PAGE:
Under the evangel of the kingdom, pardon of sins was real, in that the King really removed the two penalties of sin, which were suffering and death (Gen.3:17-19) by healing the sick and raising the dead. Pardon was temporary, because the King did not have lasting health and unending life to give His citizens. So in this parable pardon was represented correctly as being temporary, and subject to reversal, which cannot be possible after pardoned people are glorified in immortality. So our forgiveness, though now reckoned, instead of real, as was theirs, is nevertheless to a lasting condition that cannot be revoked. Our justification is in a calling in which we were foreknown and predestined before being called, and in that calling God sees us as already glorified (Rom.8:28-30). The King's declaration that under the kingdom evangel "Many are called, but few chosen" was true then, for the whole nation was called to the feast of miraculous blessings at the marriage-banquet of the King's Son, but the largest number of disciples recorded is something over five hundred who were "chosen" (1 Cor.15:6). So "Many called...few chosen" should never be "applied" to us, all of whom are "called" (Rom.8:30).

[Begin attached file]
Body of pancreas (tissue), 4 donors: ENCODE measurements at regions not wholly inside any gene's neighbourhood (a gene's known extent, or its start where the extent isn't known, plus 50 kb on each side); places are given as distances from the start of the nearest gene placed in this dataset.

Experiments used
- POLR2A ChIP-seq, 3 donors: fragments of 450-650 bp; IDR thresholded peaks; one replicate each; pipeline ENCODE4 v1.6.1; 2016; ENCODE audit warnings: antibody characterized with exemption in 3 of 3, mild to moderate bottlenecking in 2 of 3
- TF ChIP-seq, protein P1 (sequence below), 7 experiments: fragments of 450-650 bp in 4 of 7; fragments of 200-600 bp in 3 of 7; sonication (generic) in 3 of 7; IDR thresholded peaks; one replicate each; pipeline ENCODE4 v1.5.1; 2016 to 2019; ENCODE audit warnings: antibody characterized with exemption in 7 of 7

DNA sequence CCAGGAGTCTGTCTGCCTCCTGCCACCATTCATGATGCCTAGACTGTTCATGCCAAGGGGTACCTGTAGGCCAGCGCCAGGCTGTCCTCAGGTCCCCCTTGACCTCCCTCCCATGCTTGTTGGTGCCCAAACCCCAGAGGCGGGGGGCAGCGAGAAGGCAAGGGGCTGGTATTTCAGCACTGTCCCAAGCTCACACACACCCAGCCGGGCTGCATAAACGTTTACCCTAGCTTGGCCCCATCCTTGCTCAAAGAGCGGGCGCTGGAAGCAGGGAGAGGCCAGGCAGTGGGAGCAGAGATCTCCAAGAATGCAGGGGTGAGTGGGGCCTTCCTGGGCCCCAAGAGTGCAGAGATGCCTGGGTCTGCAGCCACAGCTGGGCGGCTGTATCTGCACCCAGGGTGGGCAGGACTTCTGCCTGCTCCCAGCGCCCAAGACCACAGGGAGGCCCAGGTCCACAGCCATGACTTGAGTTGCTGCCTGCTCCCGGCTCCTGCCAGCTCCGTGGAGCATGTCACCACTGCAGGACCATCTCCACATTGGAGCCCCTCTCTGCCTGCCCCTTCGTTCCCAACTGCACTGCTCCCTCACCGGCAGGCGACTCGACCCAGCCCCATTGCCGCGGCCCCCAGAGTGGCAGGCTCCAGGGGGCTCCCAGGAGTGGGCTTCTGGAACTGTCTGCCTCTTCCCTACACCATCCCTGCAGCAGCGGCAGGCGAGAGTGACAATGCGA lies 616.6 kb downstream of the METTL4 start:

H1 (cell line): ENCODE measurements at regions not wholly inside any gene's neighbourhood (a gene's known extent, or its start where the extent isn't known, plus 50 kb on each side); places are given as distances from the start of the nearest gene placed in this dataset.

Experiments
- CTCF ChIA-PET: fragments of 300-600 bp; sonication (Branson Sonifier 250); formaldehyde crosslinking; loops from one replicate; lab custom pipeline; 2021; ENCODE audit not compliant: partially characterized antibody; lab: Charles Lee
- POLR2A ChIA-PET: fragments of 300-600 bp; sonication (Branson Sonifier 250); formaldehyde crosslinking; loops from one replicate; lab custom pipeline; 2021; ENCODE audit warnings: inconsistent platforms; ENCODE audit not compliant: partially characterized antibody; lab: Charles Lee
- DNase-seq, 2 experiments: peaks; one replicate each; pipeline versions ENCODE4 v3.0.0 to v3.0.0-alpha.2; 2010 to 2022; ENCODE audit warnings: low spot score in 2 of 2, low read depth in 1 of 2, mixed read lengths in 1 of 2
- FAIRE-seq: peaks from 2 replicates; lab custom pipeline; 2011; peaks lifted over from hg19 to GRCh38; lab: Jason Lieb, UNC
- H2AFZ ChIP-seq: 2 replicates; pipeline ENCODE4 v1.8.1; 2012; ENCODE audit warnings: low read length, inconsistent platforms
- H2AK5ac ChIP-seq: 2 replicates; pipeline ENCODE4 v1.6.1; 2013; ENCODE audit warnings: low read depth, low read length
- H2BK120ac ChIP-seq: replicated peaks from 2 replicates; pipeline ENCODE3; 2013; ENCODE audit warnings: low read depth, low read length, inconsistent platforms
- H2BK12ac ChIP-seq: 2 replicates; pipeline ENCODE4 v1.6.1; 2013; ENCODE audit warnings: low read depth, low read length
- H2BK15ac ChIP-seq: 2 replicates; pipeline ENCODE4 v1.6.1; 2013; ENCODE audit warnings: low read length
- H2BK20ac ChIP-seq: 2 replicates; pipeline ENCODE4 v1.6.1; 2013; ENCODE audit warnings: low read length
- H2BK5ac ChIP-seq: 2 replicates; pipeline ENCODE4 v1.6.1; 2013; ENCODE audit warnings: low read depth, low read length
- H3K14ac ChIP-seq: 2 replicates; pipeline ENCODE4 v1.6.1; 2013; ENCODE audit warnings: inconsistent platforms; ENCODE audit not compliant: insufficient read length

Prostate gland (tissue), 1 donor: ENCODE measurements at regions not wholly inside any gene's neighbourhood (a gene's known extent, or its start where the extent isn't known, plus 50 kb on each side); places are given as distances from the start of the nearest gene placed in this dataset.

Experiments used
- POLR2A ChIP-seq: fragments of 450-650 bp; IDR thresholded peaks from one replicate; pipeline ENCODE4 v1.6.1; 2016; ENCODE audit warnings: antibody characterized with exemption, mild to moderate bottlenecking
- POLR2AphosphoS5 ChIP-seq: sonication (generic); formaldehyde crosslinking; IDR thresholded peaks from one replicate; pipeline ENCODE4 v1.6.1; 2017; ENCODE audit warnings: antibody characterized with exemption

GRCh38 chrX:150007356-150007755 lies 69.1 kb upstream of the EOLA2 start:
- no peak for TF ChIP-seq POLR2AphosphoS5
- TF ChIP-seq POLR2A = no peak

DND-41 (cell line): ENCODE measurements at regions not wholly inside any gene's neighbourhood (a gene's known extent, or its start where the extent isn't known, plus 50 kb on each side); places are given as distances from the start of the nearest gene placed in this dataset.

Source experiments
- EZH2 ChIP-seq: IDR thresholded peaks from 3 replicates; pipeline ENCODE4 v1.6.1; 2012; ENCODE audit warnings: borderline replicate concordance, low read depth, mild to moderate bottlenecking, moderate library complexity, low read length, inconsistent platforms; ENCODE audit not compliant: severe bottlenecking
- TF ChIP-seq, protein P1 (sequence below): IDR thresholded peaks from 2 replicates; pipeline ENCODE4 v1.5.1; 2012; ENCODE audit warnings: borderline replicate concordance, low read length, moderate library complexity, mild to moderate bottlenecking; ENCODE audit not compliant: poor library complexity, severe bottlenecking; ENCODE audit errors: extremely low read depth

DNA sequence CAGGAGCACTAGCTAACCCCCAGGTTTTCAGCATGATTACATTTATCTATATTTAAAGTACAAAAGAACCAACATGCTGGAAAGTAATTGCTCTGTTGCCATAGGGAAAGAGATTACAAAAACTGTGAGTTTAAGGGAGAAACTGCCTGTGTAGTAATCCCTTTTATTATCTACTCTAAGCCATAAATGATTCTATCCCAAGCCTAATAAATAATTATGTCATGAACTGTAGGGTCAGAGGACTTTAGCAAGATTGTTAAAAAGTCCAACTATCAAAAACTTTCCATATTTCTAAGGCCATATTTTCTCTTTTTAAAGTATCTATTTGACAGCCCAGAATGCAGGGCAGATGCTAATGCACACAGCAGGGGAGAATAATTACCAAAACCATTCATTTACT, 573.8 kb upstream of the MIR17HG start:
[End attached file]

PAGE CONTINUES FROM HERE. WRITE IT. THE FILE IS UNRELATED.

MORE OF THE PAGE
Under the kingdom evangel the penalties of suffering and death that were miraculously removed by pardon were just as miraculously inflicted when pardon was revoked, hence the King taught His disciples to pray that they might be forgiven as they forgave. So in the context here in Matt.18 "keys" (of authority, to "bind" or "loose," shackle or unshackle, inflict or pardon) were delivered to the twelve officials in the kingdom authority then present. These were not keys to lock or unlock "doors" (supposedly of "the church" at Pentecost and at the home of Cornelius, as Peter is supposed to have used them). They were keys to "bind" or "loose" citizens of the kingdom then present. If Peter could "open the doors of the church" by using the keys in mercy, why could he not lock people out of church-membership by using the keys in the opposite way from "loosing," as implied in "binding?" For if "loosing" means "opening the doors of the church," "binding" would be closing the doors of the church, so that seeking entrants could not get into it. That would be a notable thing in modern evangelism! That supposed use of the keys would make Peter like the Pharisees, for they were "locking the kingdom of the heavens in front of men" (Matt.23:13). But he did shackle Ananias, and threatened to do it to Simon of Samaria, though he relented when that magician pleaded for mercy. And the King "loosed" one of His citizens whom the king of darkness had bound (Luke.13:15), as all His miracles of mercy may likewise be regarded as unshackling (Acts 10:38).